\fill (B) arc (-22.5:22.5:11cm) -- (P) -- cycle;
\end{tikzpicture}

\begin{tikzpicture}
\path
coordinate (O) at (0,0)
coordinate (A) at (-3,0)
coordinate (B) at (-2.12132,2.121320)
coordinate (C) at (2.5980762,1.5)
coordinate (D) at (3,0)               ;

\draw (A) -- (D);
\draw (D) arc (0:180:3cm);
\draw (C) -- (B);
\fill (O) circle [radius=2pt] node [yshift=-2pt,below] {$O$}
(D) circle [radius=2pt] node [xshift=2pt,right]  {$D$}
(A) circle [radius=2pt] node [xshift=-2pt,left]  {$A$}
(B) circle [radius=2pt] node [xshift=-2pt,left]  {$B$}
(C) circle [radius=2pt] node [xshift=2pt,right]  {$C$}
;
\pgfmathanglebetweenpoints{\pgfpointanchor{O}{center}}
{\pgfpointanchor{C}{center}}
\edef\aeAngOC{\pgfmathresult}
\pgfmathanglebetweenpoints{\pgfpointanchor{O}{center}}
{\pgfpointanchor{B}{center}}
\edef\aeAngOB{\pgfmathresult}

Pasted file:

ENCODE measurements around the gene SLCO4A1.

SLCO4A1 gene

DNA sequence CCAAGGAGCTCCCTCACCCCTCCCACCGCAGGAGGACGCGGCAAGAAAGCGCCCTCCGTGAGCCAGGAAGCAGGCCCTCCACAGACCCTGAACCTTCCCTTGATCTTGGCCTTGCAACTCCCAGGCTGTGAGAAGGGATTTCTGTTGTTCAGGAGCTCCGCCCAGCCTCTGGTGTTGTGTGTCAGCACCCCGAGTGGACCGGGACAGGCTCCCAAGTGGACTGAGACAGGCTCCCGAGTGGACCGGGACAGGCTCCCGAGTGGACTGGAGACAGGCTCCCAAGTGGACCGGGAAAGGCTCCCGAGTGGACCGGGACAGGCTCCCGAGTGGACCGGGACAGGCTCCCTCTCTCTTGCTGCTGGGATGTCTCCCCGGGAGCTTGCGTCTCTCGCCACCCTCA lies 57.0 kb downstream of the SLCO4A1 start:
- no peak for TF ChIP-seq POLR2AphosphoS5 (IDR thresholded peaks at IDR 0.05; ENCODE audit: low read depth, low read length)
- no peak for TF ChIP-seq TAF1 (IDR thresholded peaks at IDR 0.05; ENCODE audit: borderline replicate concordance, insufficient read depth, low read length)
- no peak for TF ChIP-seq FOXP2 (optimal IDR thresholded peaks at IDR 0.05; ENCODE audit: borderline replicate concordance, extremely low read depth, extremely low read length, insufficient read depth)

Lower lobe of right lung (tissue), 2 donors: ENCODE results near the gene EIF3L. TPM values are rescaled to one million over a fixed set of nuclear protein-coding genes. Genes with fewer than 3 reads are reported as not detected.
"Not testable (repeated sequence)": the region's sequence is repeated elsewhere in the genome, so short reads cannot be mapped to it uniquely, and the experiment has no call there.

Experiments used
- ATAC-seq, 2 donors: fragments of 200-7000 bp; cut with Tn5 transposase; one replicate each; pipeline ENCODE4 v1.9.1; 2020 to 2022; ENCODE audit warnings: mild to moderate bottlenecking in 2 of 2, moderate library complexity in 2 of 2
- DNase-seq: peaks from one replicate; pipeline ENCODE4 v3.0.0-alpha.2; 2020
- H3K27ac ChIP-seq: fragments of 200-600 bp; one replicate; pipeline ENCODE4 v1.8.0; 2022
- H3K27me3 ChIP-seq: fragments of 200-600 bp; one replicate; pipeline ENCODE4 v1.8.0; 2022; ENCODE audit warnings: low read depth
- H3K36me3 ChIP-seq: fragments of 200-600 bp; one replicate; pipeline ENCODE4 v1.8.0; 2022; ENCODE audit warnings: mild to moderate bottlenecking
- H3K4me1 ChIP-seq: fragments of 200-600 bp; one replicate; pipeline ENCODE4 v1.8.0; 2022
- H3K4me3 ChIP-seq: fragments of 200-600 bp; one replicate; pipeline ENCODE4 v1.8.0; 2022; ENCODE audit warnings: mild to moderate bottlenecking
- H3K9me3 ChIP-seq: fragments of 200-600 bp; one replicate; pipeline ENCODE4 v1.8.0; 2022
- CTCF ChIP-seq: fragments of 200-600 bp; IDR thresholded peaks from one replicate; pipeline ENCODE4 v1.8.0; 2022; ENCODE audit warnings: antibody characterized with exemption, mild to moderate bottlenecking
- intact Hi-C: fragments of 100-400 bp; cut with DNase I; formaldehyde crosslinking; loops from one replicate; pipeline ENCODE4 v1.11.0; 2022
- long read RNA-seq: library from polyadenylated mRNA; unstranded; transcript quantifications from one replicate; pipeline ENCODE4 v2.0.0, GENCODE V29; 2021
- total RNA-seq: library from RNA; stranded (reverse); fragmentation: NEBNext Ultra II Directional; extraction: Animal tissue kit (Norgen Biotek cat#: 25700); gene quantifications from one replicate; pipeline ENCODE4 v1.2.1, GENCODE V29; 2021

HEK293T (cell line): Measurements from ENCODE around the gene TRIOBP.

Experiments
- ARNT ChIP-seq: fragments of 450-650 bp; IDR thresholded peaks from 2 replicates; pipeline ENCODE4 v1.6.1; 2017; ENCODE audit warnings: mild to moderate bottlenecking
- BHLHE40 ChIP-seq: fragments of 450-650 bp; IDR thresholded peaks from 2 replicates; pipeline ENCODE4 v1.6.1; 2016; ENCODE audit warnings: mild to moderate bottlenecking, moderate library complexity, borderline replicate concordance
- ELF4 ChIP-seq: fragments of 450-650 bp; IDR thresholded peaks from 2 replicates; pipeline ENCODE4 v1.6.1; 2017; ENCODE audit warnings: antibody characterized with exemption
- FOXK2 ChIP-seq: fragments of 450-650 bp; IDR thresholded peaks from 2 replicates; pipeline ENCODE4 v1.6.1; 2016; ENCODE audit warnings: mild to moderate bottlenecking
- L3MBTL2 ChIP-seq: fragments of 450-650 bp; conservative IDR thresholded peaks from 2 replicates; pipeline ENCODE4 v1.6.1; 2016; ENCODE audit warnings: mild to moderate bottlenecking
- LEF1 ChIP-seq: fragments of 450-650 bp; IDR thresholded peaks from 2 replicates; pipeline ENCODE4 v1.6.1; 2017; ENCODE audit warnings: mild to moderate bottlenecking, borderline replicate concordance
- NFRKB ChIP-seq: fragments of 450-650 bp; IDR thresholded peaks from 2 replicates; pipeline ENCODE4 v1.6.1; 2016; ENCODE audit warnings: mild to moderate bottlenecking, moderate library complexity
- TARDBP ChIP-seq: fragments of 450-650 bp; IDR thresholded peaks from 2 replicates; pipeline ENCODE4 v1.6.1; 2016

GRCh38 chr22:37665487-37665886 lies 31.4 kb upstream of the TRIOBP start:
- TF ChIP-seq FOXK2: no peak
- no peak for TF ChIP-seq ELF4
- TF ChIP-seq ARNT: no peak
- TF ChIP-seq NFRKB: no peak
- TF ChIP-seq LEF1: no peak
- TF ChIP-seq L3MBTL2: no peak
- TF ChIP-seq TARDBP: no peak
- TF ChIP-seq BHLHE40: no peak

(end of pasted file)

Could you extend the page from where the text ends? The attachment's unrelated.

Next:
\fill (B) -- (C) arc (\aeAngOC:\aeAngOB:3cm);

\end{tikzpicture}
\end{center}
\end{document}


To facilitate things, I've named the coordinates.

The first picture is easy enough to create and I'll leave my code for it unexplained.

For the second picture a bit more work needs to be done. I need just the portion of the arc above the chord. To create only that portion of the arc, I find the angles along OC and OB. This is done with the command:

\pgfmathanglebetweenpoints{<point>}{<point>}


But pgf does not expect coordinate or node names, to get around this I use the macro

\pgfpointanchor{<coordinate name>}{center}


\pgfmathanglebetweenpoints doesn't return a value; it saves the calculated angle to \pgfmathresult. I need to save this value before I do anything else with TikZ. (TikZ uses this macro all over the place in many, many of its path calculations etc.) To extract the value of \pgfmathresult I use

\edef<command sequence>{\pgfmathresult}


Using \edef here is important because you want the value of \pgfmathresult at the time of the definition.

• Thanks so much. I used pgfplot so it loads anything else I might need from TikZ like the library stuff and all. Ofcourse I could load only TikZ and then anything else separately but I guess this is more compact. – Zack Fair May 27 '15 at 22:01